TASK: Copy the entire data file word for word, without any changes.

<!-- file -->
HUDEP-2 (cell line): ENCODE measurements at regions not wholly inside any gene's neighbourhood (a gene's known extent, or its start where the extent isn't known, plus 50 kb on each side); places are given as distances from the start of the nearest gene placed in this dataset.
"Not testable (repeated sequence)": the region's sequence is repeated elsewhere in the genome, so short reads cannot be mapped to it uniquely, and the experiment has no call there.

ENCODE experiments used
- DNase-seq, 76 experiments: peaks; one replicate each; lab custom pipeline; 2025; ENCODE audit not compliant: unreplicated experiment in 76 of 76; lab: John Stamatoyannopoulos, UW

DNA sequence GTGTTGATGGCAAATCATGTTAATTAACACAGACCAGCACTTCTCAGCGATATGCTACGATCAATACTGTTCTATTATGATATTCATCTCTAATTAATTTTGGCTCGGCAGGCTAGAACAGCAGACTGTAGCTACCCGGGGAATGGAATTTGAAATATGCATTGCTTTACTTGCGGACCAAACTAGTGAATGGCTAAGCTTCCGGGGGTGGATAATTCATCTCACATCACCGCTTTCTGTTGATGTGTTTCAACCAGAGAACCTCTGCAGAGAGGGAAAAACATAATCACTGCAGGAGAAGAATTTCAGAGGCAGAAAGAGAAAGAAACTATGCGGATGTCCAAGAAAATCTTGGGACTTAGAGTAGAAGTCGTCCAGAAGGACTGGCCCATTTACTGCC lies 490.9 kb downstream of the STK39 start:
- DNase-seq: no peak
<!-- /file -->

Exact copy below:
HUDEP-2 (cell line): ENCODE measurements at regions not wholly inside any gene's neighbourhood (a gene's known extent, or its start where the extent isn't known, plus 50 kb on each side); places are given as distances from the start of the nearest gene placed in this dataset.
"Not testable (repeated sequence)": the region's sequence is repeated elsewhere in the genome, so short reads cannot be mapped to it uniquely, and the experiment has no call there.

ENCODE experiments used
- DNase-seq, 76 experiments: peaks; one replicate each; lab custom pipeline; 2025; ENCODE audit not compliant: unreplicated experiment in 76 of 76; lab: John Stamatoyannopoulos, UW

DNA sequence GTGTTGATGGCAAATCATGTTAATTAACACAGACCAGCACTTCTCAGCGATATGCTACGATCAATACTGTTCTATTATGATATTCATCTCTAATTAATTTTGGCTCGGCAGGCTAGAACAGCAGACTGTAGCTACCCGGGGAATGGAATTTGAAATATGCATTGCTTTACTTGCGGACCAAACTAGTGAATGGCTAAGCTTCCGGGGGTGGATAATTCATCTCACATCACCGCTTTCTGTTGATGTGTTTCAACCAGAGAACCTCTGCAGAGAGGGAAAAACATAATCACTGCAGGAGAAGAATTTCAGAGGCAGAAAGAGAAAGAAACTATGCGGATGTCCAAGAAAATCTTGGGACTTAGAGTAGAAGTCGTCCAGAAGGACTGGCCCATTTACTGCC lies 490.9 kb downstream of the STK39 start:
- DNase-seq: no peak